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This is an old revision of MorgansNotesOnAbstractCritiques made by MorganAdmin on 2015-08-31 09:22:57.


Morgan's First Responses to the First Abstracts-Critiques

Abstract-Critiques are not an essay, so you're not aiming at a) demonstrating or arguing a point, b) coming to a final conclusion, c) engaging a general reader. It's an abstract and critique of another's work, so you need to stand clear of their work. What connects or impresses is the deftness and sophistication of the connections you can make between the ideas of the work you're reading and what we're studying as a group.

In short: Not about you. Not about stylistics. About ideas. You manage the connections.

Unasked For Advice

Assume a critical stance: One outside the rhetorical interaction. Respond not as an immediate (unmediated) reader in the middle of reading, but from a balcony view: post reading.

The abstract = a description of the article, and it needs to be
Your critique, then, builds on the fair, neutral, &c abstract and draws in or applies another way of understanding the phenomena. That is, How would Ong look at this? How do Ede&Lundsford look at this? Until you get more reading behind you, making the connect will be tricky. It will come.

Critique, for our use, can stay with analysis of the work and interpretation of its significance. Your critique doesn't have to move to evaluation. It can just end. If you want to rant, do so under a separate heading.

You don't need an intro, just start with the centerpiece of the summary/abstract.

You don't need a conclusion, but you do need a way of ending and leading into more discussion. Opening out rather than closing down.

People tend to summarize by arranging the summary in the same order the piece is arranged. Better to organize a summary/abstract is by the significance of ideas or dominance of argument, not by order of presentation in the original. Again, stand outside the sequence the ideas were presented in.


L&E argue that audience is best thought of as a synthesis of an actual, physical audience addressed, and a cognitively constructed audience that the writer invokes. Not one nor the other, but both.

You have to get to this kind of summative centerpiece as a starting point, which probably requires notes and re-reading.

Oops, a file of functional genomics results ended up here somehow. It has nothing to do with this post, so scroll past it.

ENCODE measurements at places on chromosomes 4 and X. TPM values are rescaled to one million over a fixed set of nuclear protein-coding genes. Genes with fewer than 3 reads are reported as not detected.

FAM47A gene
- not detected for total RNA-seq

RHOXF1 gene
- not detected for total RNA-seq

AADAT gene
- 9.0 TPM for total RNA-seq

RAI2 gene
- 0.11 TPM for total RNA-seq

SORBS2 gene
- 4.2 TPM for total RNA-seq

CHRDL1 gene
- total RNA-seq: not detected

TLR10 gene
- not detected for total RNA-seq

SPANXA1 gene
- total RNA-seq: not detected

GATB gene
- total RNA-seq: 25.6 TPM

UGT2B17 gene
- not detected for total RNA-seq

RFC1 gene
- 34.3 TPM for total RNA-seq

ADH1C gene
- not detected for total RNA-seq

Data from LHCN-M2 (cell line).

Keep the language of the summary/abstract fair and neutral - non-evaluative. In the example above L&E, "best" is a term from the article and attached to L&E by way of "argue" - and argue is a more neutral term than "opinion."

Strategies for handling critique

You could add parathentical statements to suggest where an evaluation might go.
L&E argue (pretty pedantically) that audience is best thought of as a synthesis of an actual, physical audience addressed, and a cognitively constructed audience that the writer invokes. Not one nor the other, but both.

This starts to look less like a thoughtful critique and more like snark.

The better option is to keep your critique outside the summary. Specify a heading for a critique and evaluation, and spend some time on critiquing the argument itself on its own terms. That is, in what way is their argument pedantic, and so what if it is?

Keep the language of your critique and connections unpacked: precise. Clich├ęs and advertising prose will get you every time because we use them to skim over the sense of connection and specificity. "Writing in the New Millennium" is ok for an article title, but a critique will specify the nature or features of the terms to draw out the issue. "Writing is more difficult in the new millennium" says less than little; it confounds because it doesn't specify what in the new millennium makes writing more difficult. It begs the question, sure, but it begs the question because the characteristics suggested are not specified.

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